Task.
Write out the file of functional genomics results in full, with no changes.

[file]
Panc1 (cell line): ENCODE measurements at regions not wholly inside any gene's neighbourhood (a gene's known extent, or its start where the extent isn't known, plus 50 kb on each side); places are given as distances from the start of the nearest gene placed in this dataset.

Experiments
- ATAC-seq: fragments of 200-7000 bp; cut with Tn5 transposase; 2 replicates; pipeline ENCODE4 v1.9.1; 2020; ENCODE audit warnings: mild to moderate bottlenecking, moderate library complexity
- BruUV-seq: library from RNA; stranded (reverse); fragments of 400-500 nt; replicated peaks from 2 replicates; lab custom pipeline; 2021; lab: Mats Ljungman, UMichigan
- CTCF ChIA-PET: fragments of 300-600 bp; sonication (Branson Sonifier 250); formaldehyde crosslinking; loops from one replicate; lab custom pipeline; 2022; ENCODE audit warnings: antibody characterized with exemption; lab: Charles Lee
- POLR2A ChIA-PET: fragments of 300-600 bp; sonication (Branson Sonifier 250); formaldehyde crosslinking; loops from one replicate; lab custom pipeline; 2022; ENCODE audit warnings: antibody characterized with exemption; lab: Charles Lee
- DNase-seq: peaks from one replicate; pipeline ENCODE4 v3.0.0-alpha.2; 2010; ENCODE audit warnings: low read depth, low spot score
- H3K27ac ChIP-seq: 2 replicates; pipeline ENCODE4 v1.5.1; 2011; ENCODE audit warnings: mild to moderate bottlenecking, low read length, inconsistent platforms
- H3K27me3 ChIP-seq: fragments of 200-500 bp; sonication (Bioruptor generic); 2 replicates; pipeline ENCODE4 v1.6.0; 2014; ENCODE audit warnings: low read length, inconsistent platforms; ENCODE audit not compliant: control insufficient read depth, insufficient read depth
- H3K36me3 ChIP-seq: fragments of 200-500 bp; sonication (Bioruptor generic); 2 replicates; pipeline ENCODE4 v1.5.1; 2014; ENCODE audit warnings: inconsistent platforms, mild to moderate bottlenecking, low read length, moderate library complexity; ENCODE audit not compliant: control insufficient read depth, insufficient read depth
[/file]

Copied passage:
Panc1 (cell line): ENCODE measurements at regions not wholly inside any gene's neighbourhood (a gene's known extent, or its start where the extent isn't known, plus 50 kb on each side); places are given as distances from the start of the nearest gene placed in this dataset.

Experiments
- ATAC-seq: fragments of 200-7000 bp; cut with Tn5 transposase; 2 replicates; pipeline ENCODE4 v1.9.1; 2020; ENCODE audit warnings: mild to moderate bottlenecking, moderate library complexity
- BruUV-seq: library from RNA; stranded (reverse); fragments of 400-500 nt; replicated peaks from 2 replicates; lab custom pipeline; 2021; lab: Mats Ljungman, UMichigan
- CTCF ChIA-PET: fragments of 300-600 bp; sonication (Branson Sonifier 250); formaldehyde crosslinking; loops from one replicate; lab custom pipeline; 2022; ENCODE audit warnings: antibody characterized with exemption; lab: Charles Lee
- POLR2A ChIA-PET: fragments of 300-600 bp; sonication (Branson Sonifier 250); formaldehyde crosslinking; loops from one replicate; lab custom pipeline; 2022; ENCODE audit warnings: antibody characterized with exemption; lab: Charles Lee
- DNase-seq: peaks from one replicate; pipeline ENCODE4 v3.0.0-alpha.2; 2010; ENCODE audit warnings: low read depth, low spot score
- H3K27ac ChIP-seq: 2 replicates; pipeline ENCODE4 v1.5.1; 2011; ENCODE audit warnings: mild to moderate bottlenecking, low read length, inconsistent platforms
- H3K27me3 ChIP-seq: fragments of 200-500 bp; sonication (Bioruptor generic); 2 replicates; pipeline ENCODE4 v1.6.0; 2014; ENCODE audit warnings: low read length, inconsistent platforms; ENCODE audit not compliant: control insufficient read depth, insufficient read depth
- H3K36me3 ChIP-seq: fragments of 200-500 bp; sonication (Bioruptor generic); 2 replicates; pipeline ENCODE4 v1.5.1; 2014; ENCODE audit warnings: inconsistent platforms, mild to moderate bottlenecking, low read length, moderate library complexity; ENCODE audit not compliant: control insufficient read depth, insufficient read depth